I'm kind of afraid that Pussito will change his mind and want his tent back.  I make sure to check in behind it to make sure he's not going to ambush me...  he's good at that.
See?  It's the perfect size just for me--and my toys. 

I'm not too happy with the photo because I know that black kitties don't photograph very well, but Mummy says I'm beautiful anyway.  She always tells me what a good girl I am.  I'm so glad I found her!

I think I'll go see what Mummy is up to before I go take a nap in my new tent...

Do any of you make special things for your fur babies?  Believe me, it's worth the effort--we really appreciate them!

Have a great Sunday!

Love, Sophie     >^^<
Hi Everyone.  Pussito (aka Oliver) here.

Mum is away out with Daddy for the day... but you see that tent behind me?  She's going to post some pics of that tomorrow.  She took my old tent and remade it for the kitten.

Yeah, I know.  A new fur baby comes along and it's all about the little cute one.  Hrmmp.

It's okay... she needed a home, just like I did when I was a baby.  I'll accept her... eventually.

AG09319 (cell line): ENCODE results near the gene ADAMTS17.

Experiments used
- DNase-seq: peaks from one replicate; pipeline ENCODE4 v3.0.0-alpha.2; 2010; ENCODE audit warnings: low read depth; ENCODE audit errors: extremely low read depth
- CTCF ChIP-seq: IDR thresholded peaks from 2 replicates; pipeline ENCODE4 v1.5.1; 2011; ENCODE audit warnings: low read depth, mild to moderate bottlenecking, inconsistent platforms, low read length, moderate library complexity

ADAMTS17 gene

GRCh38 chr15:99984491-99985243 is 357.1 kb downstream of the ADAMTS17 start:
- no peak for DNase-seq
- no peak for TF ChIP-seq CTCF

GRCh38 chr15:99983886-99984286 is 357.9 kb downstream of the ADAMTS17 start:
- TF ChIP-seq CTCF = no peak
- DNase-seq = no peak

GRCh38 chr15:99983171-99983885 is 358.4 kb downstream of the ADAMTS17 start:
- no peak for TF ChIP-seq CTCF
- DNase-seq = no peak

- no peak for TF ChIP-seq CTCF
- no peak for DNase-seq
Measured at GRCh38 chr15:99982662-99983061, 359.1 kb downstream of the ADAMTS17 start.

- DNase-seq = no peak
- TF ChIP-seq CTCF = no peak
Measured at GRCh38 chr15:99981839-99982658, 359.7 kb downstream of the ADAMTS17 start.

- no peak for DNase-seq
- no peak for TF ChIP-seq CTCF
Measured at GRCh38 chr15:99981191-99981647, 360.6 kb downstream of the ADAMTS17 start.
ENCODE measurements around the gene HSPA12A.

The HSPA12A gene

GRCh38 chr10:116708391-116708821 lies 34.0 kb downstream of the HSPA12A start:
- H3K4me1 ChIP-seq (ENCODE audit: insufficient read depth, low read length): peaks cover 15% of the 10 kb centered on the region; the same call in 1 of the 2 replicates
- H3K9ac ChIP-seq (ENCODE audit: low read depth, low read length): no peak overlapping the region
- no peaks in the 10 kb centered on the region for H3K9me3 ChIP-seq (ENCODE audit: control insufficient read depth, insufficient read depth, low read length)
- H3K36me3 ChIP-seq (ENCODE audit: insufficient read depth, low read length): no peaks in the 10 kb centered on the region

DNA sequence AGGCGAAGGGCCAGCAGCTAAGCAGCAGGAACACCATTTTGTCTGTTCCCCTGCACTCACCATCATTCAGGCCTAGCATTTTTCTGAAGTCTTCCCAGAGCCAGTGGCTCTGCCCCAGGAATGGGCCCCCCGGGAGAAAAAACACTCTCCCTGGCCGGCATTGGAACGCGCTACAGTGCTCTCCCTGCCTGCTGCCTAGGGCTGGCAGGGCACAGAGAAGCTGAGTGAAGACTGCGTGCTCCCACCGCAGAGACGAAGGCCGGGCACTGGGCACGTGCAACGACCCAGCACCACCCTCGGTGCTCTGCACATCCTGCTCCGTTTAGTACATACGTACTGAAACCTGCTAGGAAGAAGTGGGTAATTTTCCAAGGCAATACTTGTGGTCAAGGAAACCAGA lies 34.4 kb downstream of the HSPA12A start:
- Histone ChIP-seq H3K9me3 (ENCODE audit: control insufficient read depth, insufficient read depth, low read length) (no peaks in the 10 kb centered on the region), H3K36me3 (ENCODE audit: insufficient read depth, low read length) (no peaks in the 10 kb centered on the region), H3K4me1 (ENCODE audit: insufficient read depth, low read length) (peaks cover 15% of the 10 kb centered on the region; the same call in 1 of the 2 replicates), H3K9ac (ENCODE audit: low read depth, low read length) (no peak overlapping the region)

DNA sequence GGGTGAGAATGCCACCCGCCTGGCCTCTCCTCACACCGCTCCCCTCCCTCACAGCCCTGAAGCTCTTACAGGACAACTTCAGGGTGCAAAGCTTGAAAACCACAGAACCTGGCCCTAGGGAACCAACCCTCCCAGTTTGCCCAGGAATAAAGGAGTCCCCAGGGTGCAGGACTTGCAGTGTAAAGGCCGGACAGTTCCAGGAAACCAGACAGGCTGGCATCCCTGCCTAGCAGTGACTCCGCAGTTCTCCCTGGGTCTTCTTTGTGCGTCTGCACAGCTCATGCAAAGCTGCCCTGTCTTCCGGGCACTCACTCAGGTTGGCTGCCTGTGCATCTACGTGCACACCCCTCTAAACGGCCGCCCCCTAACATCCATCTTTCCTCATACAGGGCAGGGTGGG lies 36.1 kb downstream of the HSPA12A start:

So.... happy weekend everyone!  I'm away to nap...


My own natural beeswax lipbalm
Okay... I have written this post and almost finished it THREE times in the last hour... and each time a glitch in the system of my server has deleted the entire post.

So... I am frustrated. 

I love technology, but there are days when I could take my laptop and toss it out the window into the garden.

For that reason, I am going to have a cup of tea and forget about technology for a while.  I have some knitting to work on (for myself this time, yay!), and I'm going to get lost in Downtown Abbey and knitting for a few hours.

I had the recipe and supply links all done up beautifully... but my head is pounding and I just can't do it again with the threat of losing it for time number FOUR. 

The Coles Notes version of the recipe is 1 tablespoon of oil base, 1 tsp of beeswax, 1/4 tsp of carnauba wax, 1/4 tsp of pure vitamin E oil, and 4 lip balm tubes.  Warm the oil in a small metal jug over medium-low heat and then stir in the two waxes, swirling to make them dissolve into the oil.  Remove from heat and stir in the vitamin E oil, and then carefully pour the liquid balm into the tubes.  Let the tubes stand undisturbed for at least half an hour so they set up well.

If anyone needs further instructions, please let me know and I'll send an instruction sheet :-)

Does anyone else have technology meltdown?!